The Galileo model GHP71 multiplier was introduced in 1991. This multiplier incorporated a circuit board for the mounting of the multiplier and multiplier circuitry and other improvements to reduce noise. In our test of this multiplier, the signal to noise ratio improved to about 12:1 for 5.0 pg of Hexachlorobenzene. This was a more than 2 times improvement in sensitivity over the earlier version.

The new Galileo model 5778 was just introduced this year. It has additional improvements in both the design of the mounting hardware as well as the materials used in the construction of the multiplier. When tested, the model 5778 multiplier produced a signal to noise ratio of about 25:1 for the 5.0 pg of Hexachlorobenzene. Again this is more than a 2 times improvement over the model GHP71 and a 5 times improvement over the model 4778. These results vividly demonstrate the improvement in performance of multipliers designed and manufactured by Galileo over the past 6 years.

Sensitivity Comparison of the Galileo 5778 Mass Spec Detector to other Brands of Electron Multipliers

The sensitivity performance of the Galileo Model 5778 Mass Spec Detector was then compared against 2 other brands of electron multipliers (Figure # 2). All detectors were tested under identical conditions as described above.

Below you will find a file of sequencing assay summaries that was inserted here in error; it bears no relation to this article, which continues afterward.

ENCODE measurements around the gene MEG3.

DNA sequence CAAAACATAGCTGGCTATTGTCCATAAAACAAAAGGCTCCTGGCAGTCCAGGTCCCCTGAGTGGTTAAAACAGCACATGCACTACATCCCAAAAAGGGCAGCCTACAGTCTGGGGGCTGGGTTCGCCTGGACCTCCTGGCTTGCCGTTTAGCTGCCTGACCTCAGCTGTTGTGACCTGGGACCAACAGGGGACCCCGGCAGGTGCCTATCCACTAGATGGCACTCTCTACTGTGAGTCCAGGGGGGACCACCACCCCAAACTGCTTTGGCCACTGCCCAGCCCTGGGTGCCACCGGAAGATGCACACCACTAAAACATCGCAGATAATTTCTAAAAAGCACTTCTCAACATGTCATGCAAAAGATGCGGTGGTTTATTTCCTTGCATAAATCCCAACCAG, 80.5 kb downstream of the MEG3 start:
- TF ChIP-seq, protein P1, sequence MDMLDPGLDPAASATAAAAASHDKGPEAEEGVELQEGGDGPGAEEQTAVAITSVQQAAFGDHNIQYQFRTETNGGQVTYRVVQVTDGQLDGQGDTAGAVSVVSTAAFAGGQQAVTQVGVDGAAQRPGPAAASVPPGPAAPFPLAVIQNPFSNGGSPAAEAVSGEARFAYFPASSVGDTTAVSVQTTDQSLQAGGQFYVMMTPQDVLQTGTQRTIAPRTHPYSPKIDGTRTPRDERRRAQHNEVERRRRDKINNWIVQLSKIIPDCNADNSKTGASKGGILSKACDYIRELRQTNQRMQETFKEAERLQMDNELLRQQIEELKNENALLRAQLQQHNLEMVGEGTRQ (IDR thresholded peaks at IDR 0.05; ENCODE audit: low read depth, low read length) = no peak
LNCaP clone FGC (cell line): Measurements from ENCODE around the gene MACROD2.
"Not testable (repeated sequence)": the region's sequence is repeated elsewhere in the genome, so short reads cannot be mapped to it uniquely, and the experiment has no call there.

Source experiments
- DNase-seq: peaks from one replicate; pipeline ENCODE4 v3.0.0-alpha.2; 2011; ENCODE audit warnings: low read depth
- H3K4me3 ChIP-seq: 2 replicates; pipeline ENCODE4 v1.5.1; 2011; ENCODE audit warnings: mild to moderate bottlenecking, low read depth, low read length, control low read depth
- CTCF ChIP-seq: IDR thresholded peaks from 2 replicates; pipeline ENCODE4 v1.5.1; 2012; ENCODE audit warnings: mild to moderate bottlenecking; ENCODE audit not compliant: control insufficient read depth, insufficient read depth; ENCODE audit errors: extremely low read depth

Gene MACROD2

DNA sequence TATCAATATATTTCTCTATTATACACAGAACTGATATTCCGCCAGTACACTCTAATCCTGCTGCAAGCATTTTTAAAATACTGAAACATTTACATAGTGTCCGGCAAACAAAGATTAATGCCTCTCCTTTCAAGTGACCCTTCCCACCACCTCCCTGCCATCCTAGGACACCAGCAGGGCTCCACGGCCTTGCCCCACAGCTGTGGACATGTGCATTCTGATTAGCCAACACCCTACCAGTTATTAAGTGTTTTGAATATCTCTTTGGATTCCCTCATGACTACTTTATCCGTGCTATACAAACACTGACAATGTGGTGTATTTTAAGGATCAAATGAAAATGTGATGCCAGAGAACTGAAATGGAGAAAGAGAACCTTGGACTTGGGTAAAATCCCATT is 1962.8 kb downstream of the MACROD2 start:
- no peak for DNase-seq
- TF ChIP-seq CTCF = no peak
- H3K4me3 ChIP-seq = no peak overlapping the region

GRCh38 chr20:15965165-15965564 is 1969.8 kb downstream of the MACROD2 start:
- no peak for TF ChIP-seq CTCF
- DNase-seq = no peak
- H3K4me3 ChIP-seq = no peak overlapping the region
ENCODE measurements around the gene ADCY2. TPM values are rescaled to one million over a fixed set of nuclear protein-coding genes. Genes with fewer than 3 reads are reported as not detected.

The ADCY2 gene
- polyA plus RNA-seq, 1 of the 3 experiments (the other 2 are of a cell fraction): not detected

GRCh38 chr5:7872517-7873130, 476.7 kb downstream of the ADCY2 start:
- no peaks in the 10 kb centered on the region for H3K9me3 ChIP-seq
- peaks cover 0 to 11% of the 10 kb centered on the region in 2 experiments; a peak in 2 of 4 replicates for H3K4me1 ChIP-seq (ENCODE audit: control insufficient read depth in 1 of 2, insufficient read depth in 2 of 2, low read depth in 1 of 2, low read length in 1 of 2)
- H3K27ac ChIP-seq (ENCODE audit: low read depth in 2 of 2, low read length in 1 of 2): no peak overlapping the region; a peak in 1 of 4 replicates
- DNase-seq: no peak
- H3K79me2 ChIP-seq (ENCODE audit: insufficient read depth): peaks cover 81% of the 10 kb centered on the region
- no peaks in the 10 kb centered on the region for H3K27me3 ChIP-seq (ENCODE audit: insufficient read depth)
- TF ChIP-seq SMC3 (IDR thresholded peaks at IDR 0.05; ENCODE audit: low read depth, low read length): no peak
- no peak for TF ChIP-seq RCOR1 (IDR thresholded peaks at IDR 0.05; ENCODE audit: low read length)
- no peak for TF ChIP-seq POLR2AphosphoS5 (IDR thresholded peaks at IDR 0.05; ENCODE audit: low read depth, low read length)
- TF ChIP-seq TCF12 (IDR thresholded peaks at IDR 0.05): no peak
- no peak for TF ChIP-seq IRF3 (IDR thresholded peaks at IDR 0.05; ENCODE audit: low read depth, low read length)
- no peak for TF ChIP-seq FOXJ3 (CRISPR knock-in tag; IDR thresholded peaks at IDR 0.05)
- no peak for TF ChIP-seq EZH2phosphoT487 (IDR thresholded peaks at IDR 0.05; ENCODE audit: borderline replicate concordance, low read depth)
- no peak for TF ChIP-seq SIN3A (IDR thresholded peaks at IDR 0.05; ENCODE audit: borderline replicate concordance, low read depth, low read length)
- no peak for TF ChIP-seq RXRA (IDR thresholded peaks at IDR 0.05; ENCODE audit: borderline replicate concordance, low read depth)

Figure 2

Figure 2 - Comparison of Different Manufacturers Multipliers

5.0 pg of Hexachlorobenzene (SIM mass 284)

These tests showed that the signal to noise ratios of the other two brands of electron multipliers were similar to the sensitivity of the Model 5778 Detector.

It must be pointed out that only one detector from each manufacturer was investigated for this study. A more complete study would require extensive testing of a large number of detectors. It must also be pointed out that other parameters should be considered when comparing detectors, including dynamic range (linearity of signal as a function of sample size), linearity of detector response as a function of mass range, detector lifetime, and the ease and accuracy of installation. The Model 5778 Detector has been designed specifically for higher performance in all of these areas.

A complete study would investigate all of these parameters for a large number of detectors from each manufacturer. S.I.S. has no plans to conduct such a study at this time, due to the cost of this extensive of an evaluation, and the unbiased cooperation of the various detector manufacturers which would be required.

The above data, while not entirely complete, does demonstrate the improvement in detector performance achieved by manufacturers over the last few years. In the use of the three manufacturers detectors based on a limited study, we would rate the sensitivity performance of the three detectors to be similar.

However, we continue to market the Galileo Channeltron¨ 5778 Mass Spec Detector, because it offers slightly higher sensitivity, and is designed for substantially higher dynamic range, and longer lifetime performance than other available detectors. Galileo also has a long history and vast experience in detector manufacturing, the largest market share among mass spectrometer instrument manufacturers, and an outstanding commitment to continually improve their product. In our opinion, and in every aspect, Galileo's Channeltron Mass Spec Detectors perform equal to, and in most cases, better than any other detector on the market.